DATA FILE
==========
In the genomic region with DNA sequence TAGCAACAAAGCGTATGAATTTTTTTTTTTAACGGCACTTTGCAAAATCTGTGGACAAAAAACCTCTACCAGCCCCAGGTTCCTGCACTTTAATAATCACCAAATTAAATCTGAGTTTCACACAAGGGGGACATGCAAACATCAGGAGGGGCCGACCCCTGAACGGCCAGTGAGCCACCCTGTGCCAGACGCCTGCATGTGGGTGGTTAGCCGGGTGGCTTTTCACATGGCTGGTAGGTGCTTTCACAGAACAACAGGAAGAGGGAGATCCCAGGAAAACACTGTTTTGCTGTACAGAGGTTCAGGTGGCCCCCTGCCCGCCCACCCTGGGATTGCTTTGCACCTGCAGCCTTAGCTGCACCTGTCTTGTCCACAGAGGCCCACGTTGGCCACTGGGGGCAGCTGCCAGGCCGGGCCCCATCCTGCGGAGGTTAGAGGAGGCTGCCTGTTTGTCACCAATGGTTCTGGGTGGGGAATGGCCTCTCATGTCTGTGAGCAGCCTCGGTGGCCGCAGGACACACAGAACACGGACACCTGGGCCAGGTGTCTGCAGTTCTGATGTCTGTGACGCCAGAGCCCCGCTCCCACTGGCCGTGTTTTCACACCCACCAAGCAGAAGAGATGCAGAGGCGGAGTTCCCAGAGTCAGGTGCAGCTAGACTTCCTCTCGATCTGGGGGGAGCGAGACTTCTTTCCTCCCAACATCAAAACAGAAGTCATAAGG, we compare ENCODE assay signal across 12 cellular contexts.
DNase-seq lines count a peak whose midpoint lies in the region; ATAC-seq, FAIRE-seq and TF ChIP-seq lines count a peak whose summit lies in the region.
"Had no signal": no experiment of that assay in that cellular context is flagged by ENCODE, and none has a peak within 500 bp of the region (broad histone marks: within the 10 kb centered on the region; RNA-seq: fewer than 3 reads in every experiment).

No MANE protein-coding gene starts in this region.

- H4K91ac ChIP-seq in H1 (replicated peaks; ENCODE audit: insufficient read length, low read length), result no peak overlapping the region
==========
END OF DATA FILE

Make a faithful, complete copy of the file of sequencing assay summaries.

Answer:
In the genomic region with DNA sequence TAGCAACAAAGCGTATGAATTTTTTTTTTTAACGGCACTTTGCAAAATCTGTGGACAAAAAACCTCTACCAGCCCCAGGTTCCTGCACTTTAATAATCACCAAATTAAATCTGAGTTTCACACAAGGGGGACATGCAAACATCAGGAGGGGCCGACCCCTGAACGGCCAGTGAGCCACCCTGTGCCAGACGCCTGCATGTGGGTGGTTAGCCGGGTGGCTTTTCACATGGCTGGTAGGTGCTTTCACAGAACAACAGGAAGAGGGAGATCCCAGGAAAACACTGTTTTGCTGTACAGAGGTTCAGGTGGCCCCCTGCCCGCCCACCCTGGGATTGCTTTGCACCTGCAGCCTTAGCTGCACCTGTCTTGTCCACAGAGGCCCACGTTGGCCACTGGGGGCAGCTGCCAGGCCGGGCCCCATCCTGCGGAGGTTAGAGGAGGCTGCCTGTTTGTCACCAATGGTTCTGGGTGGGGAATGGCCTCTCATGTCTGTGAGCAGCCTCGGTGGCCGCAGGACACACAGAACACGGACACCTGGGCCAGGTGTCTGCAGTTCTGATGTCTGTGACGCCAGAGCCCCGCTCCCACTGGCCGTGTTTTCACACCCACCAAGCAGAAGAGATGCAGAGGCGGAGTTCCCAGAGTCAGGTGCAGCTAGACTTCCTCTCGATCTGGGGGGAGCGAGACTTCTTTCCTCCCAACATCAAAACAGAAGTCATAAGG, we compare ENCODE assay signal across 12 cellular contexts.
DNase-seq lines count a peak whose midpoint lies in the region; ATAC-seq, FAIRE-seq and TF ChIP-seq lines count a peak whose summit lies in the region.
"Had no signal": no experiment of that assay in that cellular context is flagged by ENCODE, and none has a peak within 500 bp of the region (broad histone marks: within the 10 kb centered on the region; RNA-seq: fewer than 3 reads in every experiment).

No MANE protein-coding gene starts in this region.

- H4K91ac ChIP-seq in H1 (replicated peaks; ENCODE audit: insufficient read length, low read length), result no peak overlapping the region